The bed itself was quite comfortable, but the pillows were so thick that my neck still hurts days later. The sheets were polyester but almost felt like silk, and I really liked them. The bedspread, however, scared me a bit. I like nice white bedspreads that can’t really hide dirt and mysterious stains. This bedspread was a yellow-tanish-mustardy type color and it just felt like something that might have been on a great aunt’s guest bed for a few decades. It just did not work for me, and my OCD tendencies really had to fight to not be freaked out. The website displays photos of nice white bedding, and I hope that is the plan to upgrade all of the rooms to that look in the near future.
The view from the room onto downtown Austin was nice. I think that being on the 10th floor really helps to upgrade the view a bit. The window did have a bit of a crack in it that I hope gets taken care of during the upgrades. In fact, the room as a whole was showing some age. That isn’t surprising given the age of the hotel, and the fact that Hyatt is planning a pretty massive renovation, but expect some scratches, dings, and cracks. Housekeeping had also left a cleaning spray bottle of some sort behind, though I don’t think the renovation will help with that. They did pick it up without prompting when they came for turn-down service.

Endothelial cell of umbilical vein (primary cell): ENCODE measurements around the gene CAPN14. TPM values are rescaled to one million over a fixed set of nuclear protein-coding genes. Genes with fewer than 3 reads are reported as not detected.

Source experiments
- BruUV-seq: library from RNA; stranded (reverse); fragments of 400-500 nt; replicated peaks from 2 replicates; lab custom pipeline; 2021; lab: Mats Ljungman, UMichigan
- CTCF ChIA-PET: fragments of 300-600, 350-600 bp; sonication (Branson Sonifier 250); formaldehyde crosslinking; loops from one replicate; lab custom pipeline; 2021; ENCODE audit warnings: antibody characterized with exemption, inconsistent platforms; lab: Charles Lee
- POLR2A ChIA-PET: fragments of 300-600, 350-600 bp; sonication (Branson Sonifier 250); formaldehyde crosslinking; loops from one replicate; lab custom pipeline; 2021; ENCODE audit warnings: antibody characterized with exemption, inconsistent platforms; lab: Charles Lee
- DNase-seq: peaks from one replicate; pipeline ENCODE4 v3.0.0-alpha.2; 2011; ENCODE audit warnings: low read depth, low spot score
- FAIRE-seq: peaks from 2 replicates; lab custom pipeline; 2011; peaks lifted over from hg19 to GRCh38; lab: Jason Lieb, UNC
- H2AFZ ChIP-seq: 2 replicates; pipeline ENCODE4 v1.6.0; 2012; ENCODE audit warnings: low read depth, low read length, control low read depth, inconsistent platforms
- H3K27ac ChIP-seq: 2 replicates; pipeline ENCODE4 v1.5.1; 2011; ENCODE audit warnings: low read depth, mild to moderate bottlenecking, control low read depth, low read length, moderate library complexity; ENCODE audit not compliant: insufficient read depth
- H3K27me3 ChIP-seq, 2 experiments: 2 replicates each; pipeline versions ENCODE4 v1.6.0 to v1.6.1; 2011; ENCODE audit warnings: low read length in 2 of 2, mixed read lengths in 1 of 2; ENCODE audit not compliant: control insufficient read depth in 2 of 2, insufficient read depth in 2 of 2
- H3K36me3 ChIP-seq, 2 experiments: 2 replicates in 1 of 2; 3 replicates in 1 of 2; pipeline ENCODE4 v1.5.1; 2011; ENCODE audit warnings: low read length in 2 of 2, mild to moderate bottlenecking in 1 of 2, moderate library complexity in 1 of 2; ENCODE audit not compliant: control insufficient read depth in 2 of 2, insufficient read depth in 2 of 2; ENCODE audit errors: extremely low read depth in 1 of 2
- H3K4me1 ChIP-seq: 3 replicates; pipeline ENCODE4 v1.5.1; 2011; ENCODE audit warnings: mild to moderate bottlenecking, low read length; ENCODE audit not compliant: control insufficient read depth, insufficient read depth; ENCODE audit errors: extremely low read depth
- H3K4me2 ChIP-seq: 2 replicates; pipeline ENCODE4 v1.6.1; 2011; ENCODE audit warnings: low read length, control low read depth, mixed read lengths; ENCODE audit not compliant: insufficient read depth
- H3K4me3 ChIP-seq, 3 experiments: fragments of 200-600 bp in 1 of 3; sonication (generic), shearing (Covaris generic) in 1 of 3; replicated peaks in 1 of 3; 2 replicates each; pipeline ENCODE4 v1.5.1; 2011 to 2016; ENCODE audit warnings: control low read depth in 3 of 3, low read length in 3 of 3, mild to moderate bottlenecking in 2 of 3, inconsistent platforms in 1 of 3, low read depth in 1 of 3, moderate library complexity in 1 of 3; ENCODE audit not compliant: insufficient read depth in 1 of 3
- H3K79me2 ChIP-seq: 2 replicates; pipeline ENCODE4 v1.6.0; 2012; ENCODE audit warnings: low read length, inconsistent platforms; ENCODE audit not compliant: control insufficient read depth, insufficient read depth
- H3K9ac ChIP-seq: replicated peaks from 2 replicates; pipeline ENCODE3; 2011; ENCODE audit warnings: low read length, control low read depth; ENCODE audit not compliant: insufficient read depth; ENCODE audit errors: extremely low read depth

Speaking of things in the room, the internet was bad. Really bad. I don’t know if that is a widespread issue or not, but it was so slow it was virtually non-functional from our room the night we were there.
The bathroom was done in a black and white art-deco style with a shower/tub combo and a separate vanity area. Just like the room itself, the bathroom has really good “bones” and was totally functional, but the toilet seat was a little squishy and it could use a few aesthetic modern updates.
The Driskill Bar:
I don’t normally devote a special section of a review to the hotel bar, but this one deserves it. It is pretty dark, has low ceilings, and is done in a very traditional Texan decor with leather and cow hides. There was live music going on during the Friday evening we were there, and it felt like several card games should have also been going on. It just had a very “old Texas” vibe that I liked. Mixed drinks were in the $8 – $10 range, but the atmosphere made up for the slightly high drink price.
By the time we got back from dinner Friday around 10:30PM the bar area was totally packed and seemed to be a very happening place to hang out. I preferred the more mellow happy hour time frame, but it is worth a visit if you want a good mixed drink with some atmosphere to boot.
1886 Cafe and Bakery:
The on-site cafe and bakery has a very good reputation, and is where Hyatt Diamond members (or others on breakfast packages) get to take advantage of complimentary breakfast. They are open for breakfast, lunch, and dinner and make amazing cakes in their in-house bakery. At check-in we were each given a $40 gift certificate for breakfast in the 1886 Cafe to cover the Diamond breakfast. It was not an option to have the breakfast via room service, but $80 between the two of us for breakfast downstairs was more than adequate.